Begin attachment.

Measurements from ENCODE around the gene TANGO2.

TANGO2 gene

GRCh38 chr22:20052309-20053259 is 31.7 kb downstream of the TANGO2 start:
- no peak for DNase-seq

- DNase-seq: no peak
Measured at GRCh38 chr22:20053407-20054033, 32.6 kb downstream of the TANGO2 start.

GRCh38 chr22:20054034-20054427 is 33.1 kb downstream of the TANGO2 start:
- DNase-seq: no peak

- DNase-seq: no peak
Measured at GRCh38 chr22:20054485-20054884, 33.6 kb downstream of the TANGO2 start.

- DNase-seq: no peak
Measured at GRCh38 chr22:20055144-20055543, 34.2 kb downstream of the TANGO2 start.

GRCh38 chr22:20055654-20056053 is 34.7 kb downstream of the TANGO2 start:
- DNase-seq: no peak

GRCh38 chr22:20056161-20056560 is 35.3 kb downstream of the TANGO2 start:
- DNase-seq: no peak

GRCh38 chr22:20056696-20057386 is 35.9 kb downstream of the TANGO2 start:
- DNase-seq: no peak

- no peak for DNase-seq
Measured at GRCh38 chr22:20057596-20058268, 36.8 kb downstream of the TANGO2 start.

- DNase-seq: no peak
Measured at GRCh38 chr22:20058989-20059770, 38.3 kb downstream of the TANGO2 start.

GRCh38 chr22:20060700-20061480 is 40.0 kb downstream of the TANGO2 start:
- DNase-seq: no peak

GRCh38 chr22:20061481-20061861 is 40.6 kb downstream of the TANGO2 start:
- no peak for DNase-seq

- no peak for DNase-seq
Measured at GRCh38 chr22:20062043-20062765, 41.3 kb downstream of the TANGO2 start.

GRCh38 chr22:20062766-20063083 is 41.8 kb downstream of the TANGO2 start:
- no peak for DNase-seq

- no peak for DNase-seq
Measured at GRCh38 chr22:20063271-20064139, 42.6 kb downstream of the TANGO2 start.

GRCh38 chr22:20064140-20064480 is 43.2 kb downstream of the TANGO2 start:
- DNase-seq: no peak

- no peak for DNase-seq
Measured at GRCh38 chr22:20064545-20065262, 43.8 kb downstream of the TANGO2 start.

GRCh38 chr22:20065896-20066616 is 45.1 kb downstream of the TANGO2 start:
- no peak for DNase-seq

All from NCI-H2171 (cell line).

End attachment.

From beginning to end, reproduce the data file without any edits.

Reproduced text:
Measurements from ENCODE around the gene TANGO2.

TANGO2 gene

GRCh38 chr22:20052309-20053259 is 31.7 kb downstream of the TANGO2 start:
- no peak for DNase-seq

- DNase-seq: no peak
Measured at GRCh38 chr22:20053407-20054033, 32.6 kb downstream of the TANGO2 start.

GRCh38 chr22:20054034-20054427 is 33.1 kb downstream of the TANGO2 start:
- DNase-seq: no peak

- DNase-seq: no peak
Measured at GRCh38 chr22:20054485-20054884, 33.6 kb downstream of the TANGO2 start.

- DNase-seq: no peak
Measured at GRCh38 chr22:20055144-20055543, 34.2 kb downstream of the TANGO2 start.

GRCh38 chr22:20055654-20056053 is 34.7 kb downstream of the TANGO2 start:
- DNase-seq: no peak

GRCh38 chr22:20056161-20056560 is 35.3 kb downstream of the TANGO2 start:
- DNase-seq: no peak

GRCh38 chr22:20056696-20057386 is 35.9 kb downstream of the TANGO2 start:
- DNase-seq: no peak

- no peak for DNase-seq
Measured at GRCh38 chr22:20057596-20058268, 36.8 kb downstream of the TANGO2 start.

- DNase-seq: no peak
Measured at GRCh38 chr22:20058989-20059770, 38.3 kb downstream of the TANGO2 start.

GRCh38 chr22:20060700-20061480 is 40.0 kb downstream of the TANGO2 start:
- DNase-seq: no peak

GRCh38 chr22:20061481-20061861 is 40.6 kb downstream of the TANGO2 start:
- no peak for DNase-seq

- no peak for DNase-seq
Measured at GRCh38 chr22:20062043-20062765, 41.3 kb downstream of the TANGO2 start.

GRCh38 chr22:20062766-20063083 is 41.8 kb downstream of the TANGO2 start:
- no peak for DNase-seq

- no peak for DNase-seq
Measured at GRCh38 chr22:20063271-20064139, 42.6 kb downstream of the TANGO2 start.

GRCh38 chr22:20064140-20064480 is 43.2 kb downstream of the TANGO2 start:
- DNase-seq: no peak

- no peak for DNase-seq
Measured at GRCh38 chr22:20064545-20065262, 43.8 kb downstream of the TANGO2 start.

GRCh38 chr22:20065896-20066616 is 45.1 kb downstream of the TANGO2 start:
- no peak for DNase-seq

All from NCI-H2171 (cell line).